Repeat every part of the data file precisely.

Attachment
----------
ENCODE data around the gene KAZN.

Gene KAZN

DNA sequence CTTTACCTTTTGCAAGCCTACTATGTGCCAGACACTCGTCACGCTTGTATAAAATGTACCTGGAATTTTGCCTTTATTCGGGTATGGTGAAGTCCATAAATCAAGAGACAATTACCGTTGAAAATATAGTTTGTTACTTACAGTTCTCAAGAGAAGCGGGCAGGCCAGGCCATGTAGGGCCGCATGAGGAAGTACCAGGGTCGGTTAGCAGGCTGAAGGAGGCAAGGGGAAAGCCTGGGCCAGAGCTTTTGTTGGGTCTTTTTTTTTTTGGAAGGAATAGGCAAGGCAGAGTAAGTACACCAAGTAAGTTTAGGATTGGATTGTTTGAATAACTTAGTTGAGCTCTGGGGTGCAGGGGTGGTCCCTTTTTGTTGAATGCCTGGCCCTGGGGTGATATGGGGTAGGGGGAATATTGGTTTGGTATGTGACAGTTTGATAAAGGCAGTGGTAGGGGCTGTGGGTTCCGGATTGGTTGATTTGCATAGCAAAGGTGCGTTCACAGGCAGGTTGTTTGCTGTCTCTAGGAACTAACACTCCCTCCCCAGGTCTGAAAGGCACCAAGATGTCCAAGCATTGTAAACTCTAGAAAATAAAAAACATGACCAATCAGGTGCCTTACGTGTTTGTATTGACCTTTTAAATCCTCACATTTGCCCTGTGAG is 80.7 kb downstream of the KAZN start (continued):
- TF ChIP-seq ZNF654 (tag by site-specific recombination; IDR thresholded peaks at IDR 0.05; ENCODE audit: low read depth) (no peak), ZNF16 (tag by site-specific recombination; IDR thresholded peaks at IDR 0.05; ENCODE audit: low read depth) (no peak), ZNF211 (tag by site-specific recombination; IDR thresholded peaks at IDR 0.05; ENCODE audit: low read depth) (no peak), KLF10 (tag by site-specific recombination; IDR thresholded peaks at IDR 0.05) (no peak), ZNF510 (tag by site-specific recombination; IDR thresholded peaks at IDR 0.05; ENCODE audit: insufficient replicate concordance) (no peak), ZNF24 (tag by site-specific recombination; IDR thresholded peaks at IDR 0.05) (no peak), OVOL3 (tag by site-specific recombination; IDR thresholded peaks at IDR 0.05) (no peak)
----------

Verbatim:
ENCODE data around the gene KAZN.

Gene KAZN

DNA sequence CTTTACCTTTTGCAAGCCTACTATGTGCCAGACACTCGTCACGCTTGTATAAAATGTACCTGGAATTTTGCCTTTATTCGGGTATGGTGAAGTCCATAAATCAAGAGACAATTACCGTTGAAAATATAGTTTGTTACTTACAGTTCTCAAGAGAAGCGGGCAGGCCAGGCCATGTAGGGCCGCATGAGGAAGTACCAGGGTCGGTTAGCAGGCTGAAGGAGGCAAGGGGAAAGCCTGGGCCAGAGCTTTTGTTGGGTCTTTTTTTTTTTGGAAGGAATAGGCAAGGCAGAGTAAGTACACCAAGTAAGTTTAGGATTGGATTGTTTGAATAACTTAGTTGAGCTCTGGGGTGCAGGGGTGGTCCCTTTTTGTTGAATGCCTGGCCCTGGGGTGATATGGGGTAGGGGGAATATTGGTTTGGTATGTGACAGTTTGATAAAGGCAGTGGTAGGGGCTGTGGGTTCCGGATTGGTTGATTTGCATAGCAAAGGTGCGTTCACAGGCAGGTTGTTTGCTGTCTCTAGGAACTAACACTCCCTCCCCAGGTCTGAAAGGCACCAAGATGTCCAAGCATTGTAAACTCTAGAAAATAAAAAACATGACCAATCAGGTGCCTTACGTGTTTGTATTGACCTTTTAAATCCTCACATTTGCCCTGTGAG is 80.7 kb downstream of the KAZN start (continued):
- TF ChIP-seq ZNF654 (tag by site-specific recombination; IDR thresholded peaks at IDR 0.05; ENCODE audit: low read depth) (no peak), ZNF16 (tag by site-specific recombination; IDR thresholded peaks at IDR 0.05; ENCODE audit: low read depth) (no peak), ZNF211 (tag by site-specific recombination; IDR thresholded peaks at IDR 0.05; ENCODE audit: low read depth) (no peak), KLF10 (tag by site-specific recombination; IDR thresholded peaks at IDR 0.05) (no peak), ZNF510 (tag by site-specific recombination; IDR thresholded peaks at IDR 0.05; ENCODE audit: insufficient replicate concordance) (no peak), ZNF24 (tag by site-specific recombination; IDR thresholded peaks at IDR 0.05) (no peak), OVOL3 (tag by site-specific recombination; IDR thresholded peaks at IDR 0.05) (no peak)